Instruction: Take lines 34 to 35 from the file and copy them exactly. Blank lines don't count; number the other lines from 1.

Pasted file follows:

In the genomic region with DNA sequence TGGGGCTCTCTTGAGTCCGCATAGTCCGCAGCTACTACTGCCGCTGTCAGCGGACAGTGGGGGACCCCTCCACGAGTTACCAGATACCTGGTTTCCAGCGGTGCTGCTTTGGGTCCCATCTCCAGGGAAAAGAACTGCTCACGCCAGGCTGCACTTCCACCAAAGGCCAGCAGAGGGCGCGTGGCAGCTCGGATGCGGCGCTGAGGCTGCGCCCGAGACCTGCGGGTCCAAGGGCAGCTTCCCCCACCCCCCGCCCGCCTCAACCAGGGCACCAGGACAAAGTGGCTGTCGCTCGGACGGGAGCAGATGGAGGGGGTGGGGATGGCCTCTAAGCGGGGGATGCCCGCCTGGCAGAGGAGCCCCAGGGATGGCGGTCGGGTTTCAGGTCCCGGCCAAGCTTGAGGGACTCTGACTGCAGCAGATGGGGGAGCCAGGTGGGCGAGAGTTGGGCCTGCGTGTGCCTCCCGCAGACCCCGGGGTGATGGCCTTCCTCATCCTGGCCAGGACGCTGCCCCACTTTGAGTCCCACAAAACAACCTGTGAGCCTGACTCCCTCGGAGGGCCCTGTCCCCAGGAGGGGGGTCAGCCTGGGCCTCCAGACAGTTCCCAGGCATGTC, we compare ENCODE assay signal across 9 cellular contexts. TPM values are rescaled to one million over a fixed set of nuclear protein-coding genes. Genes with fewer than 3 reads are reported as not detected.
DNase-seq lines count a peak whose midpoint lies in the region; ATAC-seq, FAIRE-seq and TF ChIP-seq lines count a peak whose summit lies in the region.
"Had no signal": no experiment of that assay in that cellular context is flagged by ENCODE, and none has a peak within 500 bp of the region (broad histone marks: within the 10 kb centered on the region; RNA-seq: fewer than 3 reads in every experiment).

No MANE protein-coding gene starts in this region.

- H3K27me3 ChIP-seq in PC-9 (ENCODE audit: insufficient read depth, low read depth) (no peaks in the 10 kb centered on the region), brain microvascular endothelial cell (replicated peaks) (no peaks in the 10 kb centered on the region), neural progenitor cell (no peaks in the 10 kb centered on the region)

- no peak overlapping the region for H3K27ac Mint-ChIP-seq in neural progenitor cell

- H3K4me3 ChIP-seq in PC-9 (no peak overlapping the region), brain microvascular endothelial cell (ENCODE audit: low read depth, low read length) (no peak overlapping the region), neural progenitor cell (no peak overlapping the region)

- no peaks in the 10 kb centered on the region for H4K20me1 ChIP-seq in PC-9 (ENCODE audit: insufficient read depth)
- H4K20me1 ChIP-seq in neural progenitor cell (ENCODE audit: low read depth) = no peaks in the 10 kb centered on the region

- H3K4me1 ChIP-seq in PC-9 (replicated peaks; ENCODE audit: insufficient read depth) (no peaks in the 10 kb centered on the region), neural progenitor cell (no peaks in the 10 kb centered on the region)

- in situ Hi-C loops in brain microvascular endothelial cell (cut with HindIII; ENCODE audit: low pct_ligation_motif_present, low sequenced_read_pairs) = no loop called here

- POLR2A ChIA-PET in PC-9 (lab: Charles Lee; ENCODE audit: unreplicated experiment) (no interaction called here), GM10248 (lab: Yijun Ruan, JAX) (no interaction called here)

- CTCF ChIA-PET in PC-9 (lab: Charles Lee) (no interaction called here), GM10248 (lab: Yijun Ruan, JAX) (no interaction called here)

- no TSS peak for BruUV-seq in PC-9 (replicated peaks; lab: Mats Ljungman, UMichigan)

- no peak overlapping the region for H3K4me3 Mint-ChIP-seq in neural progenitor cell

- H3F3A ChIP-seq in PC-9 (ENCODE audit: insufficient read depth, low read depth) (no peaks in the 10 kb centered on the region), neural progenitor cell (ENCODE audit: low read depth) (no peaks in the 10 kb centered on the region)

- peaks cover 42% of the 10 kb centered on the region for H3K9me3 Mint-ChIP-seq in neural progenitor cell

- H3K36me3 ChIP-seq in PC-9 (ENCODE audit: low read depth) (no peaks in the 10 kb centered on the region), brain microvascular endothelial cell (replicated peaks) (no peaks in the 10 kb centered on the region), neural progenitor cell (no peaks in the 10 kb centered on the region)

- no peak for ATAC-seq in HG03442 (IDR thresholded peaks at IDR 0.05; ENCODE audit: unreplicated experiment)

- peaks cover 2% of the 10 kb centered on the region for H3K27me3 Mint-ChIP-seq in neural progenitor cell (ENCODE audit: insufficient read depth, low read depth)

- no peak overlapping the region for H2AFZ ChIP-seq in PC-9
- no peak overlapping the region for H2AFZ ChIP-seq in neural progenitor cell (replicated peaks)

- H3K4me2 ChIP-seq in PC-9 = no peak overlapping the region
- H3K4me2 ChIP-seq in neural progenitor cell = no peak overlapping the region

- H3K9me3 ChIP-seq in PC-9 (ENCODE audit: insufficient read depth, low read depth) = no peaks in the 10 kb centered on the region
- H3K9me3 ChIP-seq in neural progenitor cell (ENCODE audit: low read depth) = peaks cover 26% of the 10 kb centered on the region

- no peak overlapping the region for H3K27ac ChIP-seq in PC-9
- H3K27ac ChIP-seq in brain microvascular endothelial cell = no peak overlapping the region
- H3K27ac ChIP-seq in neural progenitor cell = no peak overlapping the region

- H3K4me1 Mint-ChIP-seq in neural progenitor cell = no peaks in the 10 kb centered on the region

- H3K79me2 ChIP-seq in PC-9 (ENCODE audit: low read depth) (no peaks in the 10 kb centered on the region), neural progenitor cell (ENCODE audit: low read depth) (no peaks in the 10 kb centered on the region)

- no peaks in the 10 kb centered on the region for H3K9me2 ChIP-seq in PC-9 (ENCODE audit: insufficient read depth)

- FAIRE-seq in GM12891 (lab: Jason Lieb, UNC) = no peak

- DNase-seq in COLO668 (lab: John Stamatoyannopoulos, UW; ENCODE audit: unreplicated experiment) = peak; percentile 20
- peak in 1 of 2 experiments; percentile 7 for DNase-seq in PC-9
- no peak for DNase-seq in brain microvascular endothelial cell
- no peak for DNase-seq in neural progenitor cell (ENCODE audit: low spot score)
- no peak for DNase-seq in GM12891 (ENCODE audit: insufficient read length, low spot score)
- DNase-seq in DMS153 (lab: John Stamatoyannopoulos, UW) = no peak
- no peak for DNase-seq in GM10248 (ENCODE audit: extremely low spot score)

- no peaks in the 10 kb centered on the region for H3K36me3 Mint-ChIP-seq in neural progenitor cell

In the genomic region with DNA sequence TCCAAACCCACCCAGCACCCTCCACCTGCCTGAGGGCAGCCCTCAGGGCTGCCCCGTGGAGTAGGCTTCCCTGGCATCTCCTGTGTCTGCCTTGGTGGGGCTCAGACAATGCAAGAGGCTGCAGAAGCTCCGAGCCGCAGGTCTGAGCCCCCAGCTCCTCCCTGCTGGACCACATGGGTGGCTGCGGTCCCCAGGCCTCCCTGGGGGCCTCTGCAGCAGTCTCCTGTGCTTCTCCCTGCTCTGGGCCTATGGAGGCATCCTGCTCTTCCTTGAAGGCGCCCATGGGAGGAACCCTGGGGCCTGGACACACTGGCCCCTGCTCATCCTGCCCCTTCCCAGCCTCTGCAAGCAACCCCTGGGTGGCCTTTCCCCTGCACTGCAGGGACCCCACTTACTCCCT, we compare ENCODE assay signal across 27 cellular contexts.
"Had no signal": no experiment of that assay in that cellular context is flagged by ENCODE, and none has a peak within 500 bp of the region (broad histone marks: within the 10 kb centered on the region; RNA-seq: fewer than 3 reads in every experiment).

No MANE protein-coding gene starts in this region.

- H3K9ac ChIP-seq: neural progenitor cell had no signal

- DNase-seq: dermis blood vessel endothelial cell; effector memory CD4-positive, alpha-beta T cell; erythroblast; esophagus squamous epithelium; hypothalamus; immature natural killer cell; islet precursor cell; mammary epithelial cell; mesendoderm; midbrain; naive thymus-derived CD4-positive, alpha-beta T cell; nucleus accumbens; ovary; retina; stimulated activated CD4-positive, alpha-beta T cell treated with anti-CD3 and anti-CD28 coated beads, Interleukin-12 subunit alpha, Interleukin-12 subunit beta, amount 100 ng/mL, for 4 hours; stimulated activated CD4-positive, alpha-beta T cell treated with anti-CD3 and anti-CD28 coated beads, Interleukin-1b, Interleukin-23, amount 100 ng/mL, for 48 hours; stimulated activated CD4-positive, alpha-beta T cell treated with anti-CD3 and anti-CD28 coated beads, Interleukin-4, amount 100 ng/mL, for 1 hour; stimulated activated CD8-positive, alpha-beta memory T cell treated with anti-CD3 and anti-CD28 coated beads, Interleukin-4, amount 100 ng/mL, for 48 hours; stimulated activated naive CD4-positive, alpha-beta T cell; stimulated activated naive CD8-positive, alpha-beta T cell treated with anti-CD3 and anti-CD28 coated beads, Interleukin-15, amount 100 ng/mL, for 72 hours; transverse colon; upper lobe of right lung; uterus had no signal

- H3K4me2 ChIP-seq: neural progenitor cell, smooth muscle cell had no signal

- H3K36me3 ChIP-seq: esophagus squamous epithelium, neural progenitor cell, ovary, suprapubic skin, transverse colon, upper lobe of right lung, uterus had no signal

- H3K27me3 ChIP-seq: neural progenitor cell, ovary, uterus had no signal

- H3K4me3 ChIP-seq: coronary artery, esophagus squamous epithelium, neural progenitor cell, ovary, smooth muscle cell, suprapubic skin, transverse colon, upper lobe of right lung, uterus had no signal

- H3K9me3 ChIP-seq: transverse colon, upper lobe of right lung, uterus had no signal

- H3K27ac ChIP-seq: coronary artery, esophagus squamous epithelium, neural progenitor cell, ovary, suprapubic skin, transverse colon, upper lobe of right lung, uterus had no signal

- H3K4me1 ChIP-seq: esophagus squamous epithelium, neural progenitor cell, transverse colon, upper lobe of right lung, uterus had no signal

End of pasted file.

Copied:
- DNase-seq in COLO668 (lab: John Stamatoyannopoulos, UW; ENCODE audit: unreplicated experiment) = peak; percentile 20
- peak in 1 of 2 experiments; percentile 7 for DNase-seq in PC-9